A Brief History of Britain

Prehistoric Britain

The nature of the earliest Britons is up for debate. A traditional view was that early settlers were Celts who arrived between 700 and 500 BC from the mainland of Europe, however a more recent theory suggests that the earliest Britons were already here when the Celts landed. It is suggested that these natives spoke another language entirely and therefore were probably descendents of original neolithic inhabitants.

It is suggested that the original natives were forebears of the 'painted' or 'tatooed' people whose name was later Latinised as Picti or Picts. Some of these natives may have retained aspects of their cultural identity when overwhelmed by the Celtic tribes who marauded across Europe over the centuries. We cannot be certain as to whether the people who later gave rose to the Picts represent the earliest natives because no knowledge of their language survives to provide a clue to their origins.

However, once the Celt settlers/invaders had dominated the land, we assign them the name Brythons; a term which is a modern creation to help distinguish the nature of these people from other inhabitants. The Brythonic people excludes the afforementioned Picts who had their own distinctive cultural features, hence the questionmark over whether the Picts were a likely off-shoot of these same settlers.

The Celts overran the British Isles, as they did virtually all of western Europe. With iron ploughs they cultivated the heavy soil of the river valleys; with iron weapons and two-wheeled, horse-drawn chariots, they subdued and absorbed the indigenous inhabitants of the islands. Their priests, the Druids, dominated their society.

When the Greek merchant explorer called Pytheas sailed in 325 BC he found the natives of the south-west if the island calling themselves Preteni which was recorded in Greek as Prettanike. This was later rendered by the historian Diodorus as Pretannia, and this then became the preferred Roman name Britannia.

The Britannias islands consisted of mainland Albion (what we today call Britain) and Hibernia (today Ireland).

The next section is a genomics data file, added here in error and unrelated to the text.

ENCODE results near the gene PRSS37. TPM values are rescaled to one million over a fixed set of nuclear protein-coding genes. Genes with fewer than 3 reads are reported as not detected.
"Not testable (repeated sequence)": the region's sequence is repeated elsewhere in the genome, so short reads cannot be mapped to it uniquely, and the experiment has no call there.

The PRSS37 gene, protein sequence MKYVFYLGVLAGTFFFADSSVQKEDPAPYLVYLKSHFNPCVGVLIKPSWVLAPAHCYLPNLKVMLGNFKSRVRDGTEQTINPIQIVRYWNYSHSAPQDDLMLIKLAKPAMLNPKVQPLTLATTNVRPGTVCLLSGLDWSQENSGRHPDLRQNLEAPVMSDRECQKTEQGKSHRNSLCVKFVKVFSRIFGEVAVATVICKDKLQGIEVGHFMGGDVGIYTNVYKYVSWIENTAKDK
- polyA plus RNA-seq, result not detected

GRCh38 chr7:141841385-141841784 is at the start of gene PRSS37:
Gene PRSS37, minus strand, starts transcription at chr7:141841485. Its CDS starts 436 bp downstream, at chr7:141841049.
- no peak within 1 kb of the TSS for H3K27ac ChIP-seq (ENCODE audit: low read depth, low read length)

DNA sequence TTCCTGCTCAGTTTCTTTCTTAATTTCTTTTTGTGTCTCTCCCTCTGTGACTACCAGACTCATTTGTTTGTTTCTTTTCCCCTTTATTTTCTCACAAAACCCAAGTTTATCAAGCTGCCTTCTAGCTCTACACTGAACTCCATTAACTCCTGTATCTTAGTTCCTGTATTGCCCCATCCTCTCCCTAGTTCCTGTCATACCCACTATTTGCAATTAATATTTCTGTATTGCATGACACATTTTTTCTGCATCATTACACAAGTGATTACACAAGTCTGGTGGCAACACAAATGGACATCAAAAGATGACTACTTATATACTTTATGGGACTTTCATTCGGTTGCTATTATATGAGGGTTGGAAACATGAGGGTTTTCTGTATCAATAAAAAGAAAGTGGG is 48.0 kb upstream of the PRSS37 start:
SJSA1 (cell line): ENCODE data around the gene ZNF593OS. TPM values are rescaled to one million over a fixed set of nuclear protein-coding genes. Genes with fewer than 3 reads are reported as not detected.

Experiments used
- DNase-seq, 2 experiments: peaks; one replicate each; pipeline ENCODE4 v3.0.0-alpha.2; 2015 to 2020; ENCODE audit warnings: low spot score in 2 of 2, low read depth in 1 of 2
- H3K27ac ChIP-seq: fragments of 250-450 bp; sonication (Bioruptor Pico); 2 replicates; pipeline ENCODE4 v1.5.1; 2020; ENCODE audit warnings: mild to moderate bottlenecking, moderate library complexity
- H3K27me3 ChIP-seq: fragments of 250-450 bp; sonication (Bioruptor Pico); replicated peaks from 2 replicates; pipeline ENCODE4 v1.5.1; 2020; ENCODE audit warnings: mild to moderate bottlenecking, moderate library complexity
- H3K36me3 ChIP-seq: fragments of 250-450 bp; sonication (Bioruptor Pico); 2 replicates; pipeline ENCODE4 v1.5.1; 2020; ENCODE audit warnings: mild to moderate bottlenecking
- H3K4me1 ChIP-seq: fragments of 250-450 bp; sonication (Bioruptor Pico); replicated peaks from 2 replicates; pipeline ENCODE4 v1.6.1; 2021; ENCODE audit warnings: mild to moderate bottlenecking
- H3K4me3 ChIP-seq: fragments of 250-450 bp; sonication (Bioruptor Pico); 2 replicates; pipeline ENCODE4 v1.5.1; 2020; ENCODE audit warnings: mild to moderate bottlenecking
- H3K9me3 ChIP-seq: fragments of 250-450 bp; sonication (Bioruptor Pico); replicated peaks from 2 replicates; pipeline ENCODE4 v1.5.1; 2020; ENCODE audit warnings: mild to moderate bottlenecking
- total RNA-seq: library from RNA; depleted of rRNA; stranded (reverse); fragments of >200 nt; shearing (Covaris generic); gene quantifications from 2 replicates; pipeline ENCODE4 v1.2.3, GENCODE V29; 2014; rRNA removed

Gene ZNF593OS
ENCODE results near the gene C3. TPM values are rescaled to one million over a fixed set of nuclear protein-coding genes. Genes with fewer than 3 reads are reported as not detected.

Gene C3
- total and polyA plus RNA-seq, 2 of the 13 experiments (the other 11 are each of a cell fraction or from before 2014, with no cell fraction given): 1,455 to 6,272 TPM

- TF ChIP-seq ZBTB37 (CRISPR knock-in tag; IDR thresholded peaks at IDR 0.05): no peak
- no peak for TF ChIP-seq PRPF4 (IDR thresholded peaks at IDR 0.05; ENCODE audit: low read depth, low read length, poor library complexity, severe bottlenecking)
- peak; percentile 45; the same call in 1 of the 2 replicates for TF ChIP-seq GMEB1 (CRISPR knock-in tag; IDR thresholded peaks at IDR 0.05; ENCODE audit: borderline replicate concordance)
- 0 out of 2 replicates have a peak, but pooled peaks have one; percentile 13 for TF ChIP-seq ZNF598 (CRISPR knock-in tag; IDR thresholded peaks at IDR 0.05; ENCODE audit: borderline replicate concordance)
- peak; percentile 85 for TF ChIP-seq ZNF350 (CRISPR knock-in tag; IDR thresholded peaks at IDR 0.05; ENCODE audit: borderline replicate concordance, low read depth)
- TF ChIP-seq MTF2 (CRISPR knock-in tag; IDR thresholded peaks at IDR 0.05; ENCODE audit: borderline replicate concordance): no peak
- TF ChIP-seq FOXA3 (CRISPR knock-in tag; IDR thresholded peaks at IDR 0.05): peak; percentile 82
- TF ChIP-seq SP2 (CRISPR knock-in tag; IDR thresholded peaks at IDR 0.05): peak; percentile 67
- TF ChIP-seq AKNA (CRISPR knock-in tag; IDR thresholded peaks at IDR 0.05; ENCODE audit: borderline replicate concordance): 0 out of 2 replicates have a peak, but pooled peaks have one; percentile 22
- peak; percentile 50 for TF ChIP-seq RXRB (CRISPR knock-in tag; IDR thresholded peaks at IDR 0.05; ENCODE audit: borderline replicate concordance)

Cornwall was an important stop on Pytheas's voyage because it was a source of tin and he studied its production and processing.

Roman Britain - 1st Century

Although it had long been known to the Mediterranean peoples as a source of tin, Great Britain did not enter the Roman world until Julius Caesar’s two expeditions to the island in 55 and 54 BC—as an afterthought to his conquest of Gaul. Caesar’s contact, however, was temporary; permanent occupation had to wait until Rome had solved more pressing problems at home.

Emperor Claudius I invaded Britain in force in AD 43. Roman ports at Meols on the Wirral, and all around the coast were used to supply inland military bases, such as at Chester. Nearly two decades passed before the Romans had captured the nearby island of Anglesey in Wales, headquarters of the Druids, and put down the revolt of Boudicca, the queen of the Iceni. She had already wrought damage such as on the town at Colchester, where the only known Roman Circus in Britain was found. The Roman governor Gnaeus Julius Agricola won the Battle of Mons Graupius (AD 84), somewhere in Scotland, but the northern tribes proved hard to subdue. In 123, Hadrian’s Wall, stretching 117 km (73 mi) from the Solway Firth to the River Tyne, became the northern frontier.

One of the main stamps on Britain was the Roman villa which was a symbol of everything the Empire brought to the island, namely planning, construction and the wealth to build.

Sub-Roman Britain - 5th Century

When the Romans withdrew their administrative network and central military support, the country began a period of technological and sociological decline. Standards of literacy and education fell, and knowledge of surveying, building and organisation evaporated over the generations. The influence of the Roman system cannot be overstated, and with their interest in the island gone, the country slid into ruin.

The Anglo-Saxons - 6th Century

The Angles, Saxons and Jutes were Germanic peoples who, in the 5th to 6th centuries AD, sailed to Britain across the North Sea from Netherlands, Germany and Norway. They conquered and occupied most of Britain, dividing the country up into Kingdoms eached ruled by their own Royal Family. This period started in the first half of the 5th century and by around AD 600 the five main Anglo-Saxon kingdoms were: Northumbria, Mercia, Wessex, Kent and Anglia.

The Vikings - 8th Century

The Vikings also came from the east, or rather the north, hence their name Norse. They were a people who had not long migrated to the countries of Denmark, Norway and Sweden and after trying eke out a living amidst steep terrain in fjords, sailed to Britain where they landed on the east cost and formed their own nation, called the Danelaw, and travelled around the north of Scotland where they settled in Shetland, the West Coast of Scotland, and Ireland.

The Norman Conquest - 1066 AD

Click here for a timeline of Norman Monarchs (pt 1).